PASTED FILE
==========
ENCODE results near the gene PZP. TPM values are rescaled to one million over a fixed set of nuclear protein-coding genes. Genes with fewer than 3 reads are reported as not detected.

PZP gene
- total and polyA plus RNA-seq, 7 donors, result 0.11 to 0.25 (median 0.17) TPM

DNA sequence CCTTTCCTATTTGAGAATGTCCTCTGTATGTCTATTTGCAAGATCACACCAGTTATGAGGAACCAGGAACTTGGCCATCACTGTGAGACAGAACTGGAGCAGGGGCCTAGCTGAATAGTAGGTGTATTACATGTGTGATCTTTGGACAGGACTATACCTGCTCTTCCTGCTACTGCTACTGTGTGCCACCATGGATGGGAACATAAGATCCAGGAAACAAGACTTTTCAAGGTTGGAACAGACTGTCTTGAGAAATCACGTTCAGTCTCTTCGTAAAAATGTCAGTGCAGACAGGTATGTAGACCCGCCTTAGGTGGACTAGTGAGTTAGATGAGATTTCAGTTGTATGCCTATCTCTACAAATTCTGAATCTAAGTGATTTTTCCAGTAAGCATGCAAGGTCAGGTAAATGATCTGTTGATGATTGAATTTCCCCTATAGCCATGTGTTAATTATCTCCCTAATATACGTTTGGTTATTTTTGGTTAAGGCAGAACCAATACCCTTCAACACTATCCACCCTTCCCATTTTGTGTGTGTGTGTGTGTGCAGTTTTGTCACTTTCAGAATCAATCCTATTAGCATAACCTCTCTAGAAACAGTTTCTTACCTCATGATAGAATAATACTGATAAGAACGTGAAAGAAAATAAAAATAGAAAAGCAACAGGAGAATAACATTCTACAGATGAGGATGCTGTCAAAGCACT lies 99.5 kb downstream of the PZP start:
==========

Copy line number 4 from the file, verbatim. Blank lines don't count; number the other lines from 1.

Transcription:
DNA sequence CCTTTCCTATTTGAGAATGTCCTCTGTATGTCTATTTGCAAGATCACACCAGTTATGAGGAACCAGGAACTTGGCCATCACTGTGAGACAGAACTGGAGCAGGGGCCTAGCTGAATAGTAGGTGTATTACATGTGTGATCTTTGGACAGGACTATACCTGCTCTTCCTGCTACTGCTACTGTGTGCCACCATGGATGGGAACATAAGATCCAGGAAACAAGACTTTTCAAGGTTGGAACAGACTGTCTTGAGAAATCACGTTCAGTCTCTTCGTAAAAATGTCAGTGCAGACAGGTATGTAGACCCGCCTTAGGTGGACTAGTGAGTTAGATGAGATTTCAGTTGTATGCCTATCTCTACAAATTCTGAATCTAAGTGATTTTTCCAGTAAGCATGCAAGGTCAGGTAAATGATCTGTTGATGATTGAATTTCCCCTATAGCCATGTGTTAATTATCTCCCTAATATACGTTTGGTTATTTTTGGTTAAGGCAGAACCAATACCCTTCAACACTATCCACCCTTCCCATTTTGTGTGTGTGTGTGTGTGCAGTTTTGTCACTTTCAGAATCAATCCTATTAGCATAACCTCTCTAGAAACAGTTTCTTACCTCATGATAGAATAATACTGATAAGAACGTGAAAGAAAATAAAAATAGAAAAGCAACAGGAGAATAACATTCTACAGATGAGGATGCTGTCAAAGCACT lies 99.5 kb downstream of the PZP start: